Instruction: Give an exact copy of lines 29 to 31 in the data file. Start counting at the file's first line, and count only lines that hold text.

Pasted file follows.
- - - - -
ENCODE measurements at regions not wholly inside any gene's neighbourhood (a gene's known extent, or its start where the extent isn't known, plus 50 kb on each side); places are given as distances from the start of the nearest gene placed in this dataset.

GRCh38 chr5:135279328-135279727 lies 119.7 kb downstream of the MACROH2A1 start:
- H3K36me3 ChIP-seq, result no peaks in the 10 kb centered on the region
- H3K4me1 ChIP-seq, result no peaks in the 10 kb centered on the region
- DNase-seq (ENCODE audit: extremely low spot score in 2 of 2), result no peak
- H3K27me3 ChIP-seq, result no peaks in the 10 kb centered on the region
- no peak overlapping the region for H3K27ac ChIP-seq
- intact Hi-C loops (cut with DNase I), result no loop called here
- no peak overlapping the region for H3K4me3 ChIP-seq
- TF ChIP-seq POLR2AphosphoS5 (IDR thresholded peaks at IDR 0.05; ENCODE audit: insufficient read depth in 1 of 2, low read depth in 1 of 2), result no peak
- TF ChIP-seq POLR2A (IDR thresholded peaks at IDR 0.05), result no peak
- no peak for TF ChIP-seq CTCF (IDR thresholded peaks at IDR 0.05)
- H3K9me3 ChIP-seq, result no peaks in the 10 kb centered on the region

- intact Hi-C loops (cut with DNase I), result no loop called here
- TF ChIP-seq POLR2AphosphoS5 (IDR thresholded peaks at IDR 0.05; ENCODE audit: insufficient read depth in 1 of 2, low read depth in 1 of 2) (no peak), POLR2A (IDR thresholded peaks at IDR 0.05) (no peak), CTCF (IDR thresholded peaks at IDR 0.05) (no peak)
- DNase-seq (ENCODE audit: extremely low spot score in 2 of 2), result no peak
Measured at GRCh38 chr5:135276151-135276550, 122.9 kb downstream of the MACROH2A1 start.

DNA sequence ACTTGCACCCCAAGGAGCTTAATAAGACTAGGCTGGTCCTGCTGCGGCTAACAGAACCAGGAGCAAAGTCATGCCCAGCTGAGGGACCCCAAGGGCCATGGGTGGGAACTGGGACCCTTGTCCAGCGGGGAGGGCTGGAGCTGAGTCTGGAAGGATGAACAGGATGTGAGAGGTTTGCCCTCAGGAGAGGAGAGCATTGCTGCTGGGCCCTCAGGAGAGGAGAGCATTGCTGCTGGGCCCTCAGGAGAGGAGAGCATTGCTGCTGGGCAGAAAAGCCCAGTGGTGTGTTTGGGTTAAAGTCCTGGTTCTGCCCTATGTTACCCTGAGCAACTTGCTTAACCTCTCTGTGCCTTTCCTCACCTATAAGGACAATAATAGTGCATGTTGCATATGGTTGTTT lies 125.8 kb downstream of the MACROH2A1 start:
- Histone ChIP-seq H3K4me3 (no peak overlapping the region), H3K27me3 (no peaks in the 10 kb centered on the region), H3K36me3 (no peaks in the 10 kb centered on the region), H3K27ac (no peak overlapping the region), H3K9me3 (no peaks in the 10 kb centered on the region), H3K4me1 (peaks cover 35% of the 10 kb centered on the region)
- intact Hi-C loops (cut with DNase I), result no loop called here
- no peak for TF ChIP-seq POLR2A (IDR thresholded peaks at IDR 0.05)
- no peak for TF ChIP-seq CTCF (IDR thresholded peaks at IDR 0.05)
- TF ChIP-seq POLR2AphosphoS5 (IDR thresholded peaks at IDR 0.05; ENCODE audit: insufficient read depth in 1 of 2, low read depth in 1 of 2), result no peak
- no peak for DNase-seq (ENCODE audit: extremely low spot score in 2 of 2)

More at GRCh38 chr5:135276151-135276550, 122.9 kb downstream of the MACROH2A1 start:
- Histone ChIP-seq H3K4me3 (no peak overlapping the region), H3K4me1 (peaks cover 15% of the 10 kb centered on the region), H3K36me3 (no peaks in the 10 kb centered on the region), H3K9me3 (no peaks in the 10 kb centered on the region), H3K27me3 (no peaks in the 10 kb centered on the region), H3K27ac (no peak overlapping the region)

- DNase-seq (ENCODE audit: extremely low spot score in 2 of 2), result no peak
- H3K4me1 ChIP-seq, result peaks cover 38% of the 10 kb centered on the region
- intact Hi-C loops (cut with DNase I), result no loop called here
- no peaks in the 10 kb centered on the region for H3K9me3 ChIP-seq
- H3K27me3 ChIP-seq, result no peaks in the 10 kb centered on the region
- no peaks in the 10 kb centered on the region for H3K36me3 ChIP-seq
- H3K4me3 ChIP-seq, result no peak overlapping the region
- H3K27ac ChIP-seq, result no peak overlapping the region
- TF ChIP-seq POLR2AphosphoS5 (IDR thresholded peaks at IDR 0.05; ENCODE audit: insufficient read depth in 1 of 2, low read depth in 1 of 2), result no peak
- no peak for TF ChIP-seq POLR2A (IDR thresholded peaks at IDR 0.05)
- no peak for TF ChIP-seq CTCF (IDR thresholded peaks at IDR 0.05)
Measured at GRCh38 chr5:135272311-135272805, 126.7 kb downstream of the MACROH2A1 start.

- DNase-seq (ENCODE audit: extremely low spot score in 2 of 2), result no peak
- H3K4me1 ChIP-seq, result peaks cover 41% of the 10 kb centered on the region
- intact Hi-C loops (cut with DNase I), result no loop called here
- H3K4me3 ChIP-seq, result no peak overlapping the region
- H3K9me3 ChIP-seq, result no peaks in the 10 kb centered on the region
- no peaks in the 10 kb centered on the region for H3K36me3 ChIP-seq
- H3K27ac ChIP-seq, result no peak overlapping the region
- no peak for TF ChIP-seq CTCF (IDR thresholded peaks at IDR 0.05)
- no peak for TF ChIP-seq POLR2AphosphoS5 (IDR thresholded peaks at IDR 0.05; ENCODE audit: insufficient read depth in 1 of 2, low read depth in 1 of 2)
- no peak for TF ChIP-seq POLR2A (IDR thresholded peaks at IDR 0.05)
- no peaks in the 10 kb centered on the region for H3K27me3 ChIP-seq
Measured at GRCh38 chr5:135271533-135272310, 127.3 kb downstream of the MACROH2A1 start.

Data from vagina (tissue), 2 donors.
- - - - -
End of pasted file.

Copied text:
- intact Hi-C loops (cut with DNase I), result no loop called here
- no peaks in the 10 kb centered on the region for H3K9me3 ChIP-seq
- H3K27me3 ChIP-seq, result no peaks in the 10 kb centered on the region